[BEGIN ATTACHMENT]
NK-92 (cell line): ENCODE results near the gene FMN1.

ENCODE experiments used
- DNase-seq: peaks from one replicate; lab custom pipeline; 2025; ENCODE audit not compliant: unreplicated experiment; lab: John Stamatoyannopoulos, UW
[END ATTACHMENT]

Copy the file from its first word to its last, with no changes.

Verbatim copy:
NK-92 (cell line): ENCODE results near the gene FMN1.

ENCODE experiments used
- DNase-seq: peaks from one replicate; lab custom pipeline; 2025; ENCODE audit not compliant: unreplicated experiment; lab: John Stamatoyannopoulos, UW